One of the most persistent problems you’ll bump into when growing lettuce is slugs. Those ugly looking critters just love to feed on lettuce and, if you get a big enough slug problem, they’ll demolish your entire crop in pretty short order. If you go to the Archives section of Off the Grid News and click on June 2011, you’ll find a whole column I wrote up on Garden Bugs . In there, I give a few tips for controlling slugs without poisoning your entire garden and, potentially, your entire neighborhood. As far as slug control goes, a little bit of manual labor (picking them off and destroying them) is a lot better for your soil and your health than spreading around a whole lot of nasty chemicals that can harm the health of you and your family.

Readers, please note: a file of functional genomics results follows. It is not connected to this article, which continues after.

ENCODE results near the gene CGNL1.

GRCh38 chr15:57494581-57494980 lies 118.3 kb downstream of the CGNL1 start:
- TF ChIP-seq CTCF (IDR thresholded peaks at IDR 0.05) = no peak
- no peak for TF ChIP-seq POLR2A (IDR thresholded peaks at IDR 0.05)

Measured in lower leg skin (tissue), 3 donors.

With the right soil, the proper fertilizer, decent conditions, and a bit of work, you can produce some tasty lettuce that will help create some delicious salads. Don’t get too discouraged if your first batch of lettuce doesn’t turn out exactly as planned. Lettuce can be a tender plant but is often a tough customer to grow. Learn from your mistakes and you’ll soon be growing lettuce that will be the envy of your neighborhood.
Well, a few personal matters have me a bit on the run this week, so I’ll wrap things up right about here. Drop by about two weeks from now when I’ll talk about some of the advantages of growing other members of the lettuce family in your survival garden. Until then, this is Jerry, wishing you and yours a healthy, happy time in your survival garden.
There’s nothing quite as satisfying as enjoying the wholesome goodness of food from your own garden.